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Ballet Talk for Dancers

What is the difference between Modern dancing and Contemporary dancing


swantobe

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...or is it only a matter of nomenclature? According to "The Ballet Companion" by Eliza Gaynor Minden, Contemporary dancing 'encompasses a wide array of styles that have their roots in both modern and ballet'. She also suggests that 'in the United Kingdom, contemporary dance is usually what Americans refer to as modern' - is this true? I did Modern dancing when I was younger, and I'm going to a Contemporary class for the 1st time tonight - I'm intrigued to see the difference.

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It's a matter of English usage. English terminology refers to non-classical ballet modern dance as 'contemporary.' US English calls this 'modern' -- as they do in Australian English, which has made many borrowings from US English.

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So, if you're in South Africa, which is it? :yes: Because both names are used here, although Modern is more commonly used. But I'd always though there was a difference in style between the two. And from what I've seen of US contemporary in shows like SYTYCD, it SEEMS different to modern dancing as we do it here.

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I really don't think there's a hard and fast usage. In the UK, we do contemporary class, which can draw on Graham technique, Cunnigham or Limon work, or release-based technique. I should think that the class you're about to attend is this sort of work.

 

Then there is Musical theatre dance (show dance), ballroom, street dance, beat-boy, hip-hop, Bhangra, and Bollywood.

 

But if you're being purist about it, not all ballet is classical ballet. Some of it is actually Romantic ballet!

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I think I need to do some research and try to find out more about the Modern I did when I was younger, and see if I can find out what "school" or style it was based on (I just had a brainwave - my husband's aunt was a professional contemporary dancer - I'm sure she'd be able to help clarify this...I know she has numerous biographies of Martha Graham). The contemporary class I did tonight was very similar to the Modern I did. From what I've read, I think that Modern/contemporary as it is understood here is based on Martha Graham's (and those who came after her) style. It's also highly possible that Modern as I remember it has evolved quite a lot since I last did it (in 1998!).

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Well, you should be able to tell what sort of contemporary technique it is, by the actual work you do in class. In the Graham-based classes I used to take in Sydney, we did a lot of work on contraction and release, with work in turned out positions, and fairly formal structured plié and tendu exercises. Across the floor I have done a lot of very detailed work on the triplet, for example.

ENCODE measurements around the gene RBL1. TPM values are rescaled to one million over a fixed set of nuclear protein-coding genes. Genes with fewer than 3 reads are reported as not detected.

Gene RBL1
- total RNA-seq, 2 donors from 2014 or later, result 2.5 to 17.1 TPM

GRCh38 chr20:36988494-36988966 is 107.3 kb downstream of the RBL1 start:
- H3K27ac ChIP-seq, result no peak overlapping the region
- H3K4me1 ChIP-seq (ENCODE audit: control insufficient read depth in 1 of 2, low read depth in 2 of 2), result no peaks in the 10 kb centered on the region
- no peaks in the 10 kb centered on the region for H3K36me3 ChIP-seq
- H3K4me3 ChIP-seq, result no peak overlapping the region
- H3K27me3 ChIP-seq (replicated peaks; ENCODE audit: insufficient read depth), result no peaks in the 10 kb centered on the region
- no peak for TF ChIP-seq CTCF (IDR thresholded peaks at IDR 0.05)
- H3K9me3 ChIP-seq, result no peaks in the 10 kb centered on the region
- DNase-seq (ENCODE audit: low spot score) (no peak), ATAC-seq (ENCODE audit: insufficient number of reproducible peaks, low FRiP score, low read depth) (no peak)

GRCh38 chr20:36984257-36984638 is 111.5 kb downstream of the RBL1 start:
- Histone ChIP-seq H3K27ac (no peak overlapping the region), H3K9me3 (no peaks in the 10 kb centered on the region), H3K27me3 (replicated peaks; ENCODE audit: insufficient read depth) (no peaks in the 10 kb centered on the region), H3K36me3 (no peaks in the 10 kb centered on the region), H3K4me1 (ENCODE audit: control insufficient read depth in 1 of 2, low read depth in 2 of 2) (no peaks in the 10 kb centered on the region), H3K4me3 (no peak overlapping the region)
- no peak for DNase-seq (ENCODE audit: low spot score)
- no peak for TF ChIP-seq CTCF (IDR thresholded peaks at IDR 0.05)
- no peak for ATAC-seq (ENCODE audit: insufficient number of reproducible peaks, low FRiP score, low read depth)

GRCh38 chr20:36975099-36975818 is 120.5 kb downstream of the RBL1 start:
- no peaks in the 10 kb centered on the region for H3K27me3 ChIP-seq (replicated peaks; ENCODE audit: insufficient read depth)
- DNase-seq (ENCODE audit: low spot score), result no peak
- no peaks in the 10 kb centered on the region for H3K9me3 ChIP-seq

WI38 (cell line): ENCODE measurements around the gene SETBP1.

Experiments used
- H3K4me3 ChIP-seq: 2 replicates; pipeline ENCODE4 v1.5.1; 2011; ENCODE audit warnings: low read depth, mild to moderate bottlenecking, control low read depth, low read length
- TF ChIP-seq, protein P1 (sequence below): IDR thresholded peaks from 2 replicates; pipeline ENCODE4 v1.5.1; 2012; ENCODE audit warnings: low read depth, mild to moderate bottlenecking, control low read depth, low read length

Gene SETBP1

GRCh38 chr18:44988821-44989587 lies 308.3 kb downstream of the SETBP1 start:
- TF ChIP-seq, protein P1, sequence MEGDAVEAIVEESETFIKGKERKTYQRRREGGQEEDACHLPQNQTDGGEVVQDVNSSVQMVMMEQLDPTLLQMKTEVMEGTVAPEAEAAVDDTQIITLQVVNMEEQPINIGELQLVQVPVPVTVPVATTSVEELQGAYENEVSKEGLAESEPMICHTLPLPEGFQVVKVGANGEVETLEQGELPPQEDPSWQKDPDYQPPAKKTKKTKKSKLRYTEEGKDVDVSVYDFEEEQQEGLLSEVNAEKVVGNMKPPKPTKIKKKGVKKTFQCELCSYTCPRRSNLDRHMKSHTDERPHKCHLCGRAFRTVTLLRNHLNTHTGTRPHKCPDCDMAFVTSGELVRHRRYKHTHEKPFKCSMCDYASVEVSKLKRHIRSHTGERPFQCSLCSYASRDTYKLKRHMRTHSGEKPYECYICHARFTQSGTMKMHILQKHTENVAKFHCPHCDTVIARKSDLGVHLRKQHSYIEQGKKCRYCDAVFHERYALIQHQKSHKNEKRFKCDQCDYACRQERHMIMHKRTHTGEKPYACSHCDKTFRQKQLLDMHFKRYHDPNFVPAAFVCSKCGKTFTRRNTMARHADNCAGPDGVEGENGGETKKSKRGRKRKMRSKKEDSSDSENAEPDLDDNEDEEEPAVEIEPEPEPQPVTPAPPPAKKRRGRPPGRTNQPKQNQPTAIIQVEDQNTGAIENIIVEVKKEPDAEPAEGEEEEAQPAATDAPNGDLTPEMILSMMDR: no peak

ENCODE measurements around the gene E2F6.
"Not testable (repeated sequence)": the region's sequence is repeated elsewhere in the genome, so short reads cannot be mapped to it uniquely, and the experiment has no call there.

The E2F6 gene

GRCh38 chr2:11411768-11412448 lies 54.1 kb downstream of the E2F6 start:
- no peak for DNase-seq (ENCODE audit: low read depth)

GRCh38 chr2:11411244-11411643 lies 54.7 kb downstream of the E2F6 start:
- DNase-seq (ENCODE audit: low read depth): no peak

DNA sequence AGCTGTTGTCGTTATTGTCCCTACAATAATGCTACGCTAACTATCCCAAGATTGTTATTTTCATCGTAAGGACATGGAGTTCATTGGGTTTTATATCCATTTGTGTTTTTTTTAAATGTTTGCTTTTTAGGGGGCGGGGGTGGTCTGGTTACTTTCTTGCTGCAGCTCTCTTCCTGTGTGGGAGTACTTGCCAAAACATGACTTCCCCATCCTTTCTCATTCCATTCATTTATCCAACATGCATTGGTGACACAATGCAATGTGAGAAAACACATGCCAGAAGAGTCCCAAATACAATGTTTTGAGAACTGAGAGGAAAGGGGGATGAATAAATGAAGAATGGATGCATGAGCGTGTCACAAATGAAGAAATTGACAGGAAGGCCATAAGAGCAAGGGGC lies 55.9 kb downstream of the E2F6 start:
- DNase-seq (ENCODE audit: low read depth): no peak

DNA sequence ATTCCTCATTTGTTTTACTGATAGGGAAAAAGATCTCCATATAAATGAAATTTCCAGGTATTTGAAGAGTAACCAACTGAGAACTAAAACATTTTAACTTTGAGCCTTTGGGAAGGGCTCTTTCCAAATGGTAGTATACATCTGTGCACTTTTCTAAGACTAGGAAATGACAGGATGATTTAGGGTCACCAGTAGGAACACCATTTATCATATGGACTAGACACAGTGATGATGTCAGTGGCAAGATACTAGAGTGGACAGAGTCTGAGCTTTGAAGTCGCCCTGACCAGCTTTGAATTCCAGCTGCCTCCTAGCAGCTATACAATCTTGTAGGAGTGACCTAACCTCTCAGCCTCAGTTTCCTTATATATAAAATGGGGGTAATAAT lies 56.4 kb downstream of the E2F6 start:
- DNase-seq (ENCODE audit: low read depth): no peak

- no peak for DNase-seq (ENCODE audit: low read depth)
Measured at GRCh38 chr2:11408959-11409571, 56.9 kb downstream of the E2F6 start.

In release-based technique classes, there is a lot more floor work, far less work on contraction, and a focus on working with systems of release of the body, particularly working the breath, and working in a much less turned out and 'held' body style.

 

In Limon technique classes I have done (not many of those) there was a focus on working contractions with quite explosive jumping and leaping sequences across the floor from early in the class, and far less back and floor work than in release technique work.

 

And this kind of dance technique is entirely different from jazz or musical theatre dance classes I've taken.

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I'll have to take more contemporary classes before I could say for sure, but it's definitely either Graham or Release-based technique. And yes, this is definitely not musical theatre dance - I'm very much aware of the differences between contemporary and musical theatre or jazz. (I'd actually love to take one of those, preferably jazz, at some point :yes: ).

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In the U.S. these terms are distinct. "Modern" dance refers to Graham, Mark Morris, Limon, Duncan, etc. All those forms that grew out of the initial rejection of classical ballet. It was danced barefoot. Today most modern companies still dance barefoot but some wear shoes, although NOT ballet shoes. The techniques vary and some companies do not follow a set technique but invent as they choreograph. Predominant though, are two modern schools, Graham and Limon (grew out of Humphrey). Most of the dancers who started companies in the 20th century could trace back to either the Graham, Humphrey or Dunham (but she also has some Graham elements). "Modern" dance offered in American universities and dance schools is usually this.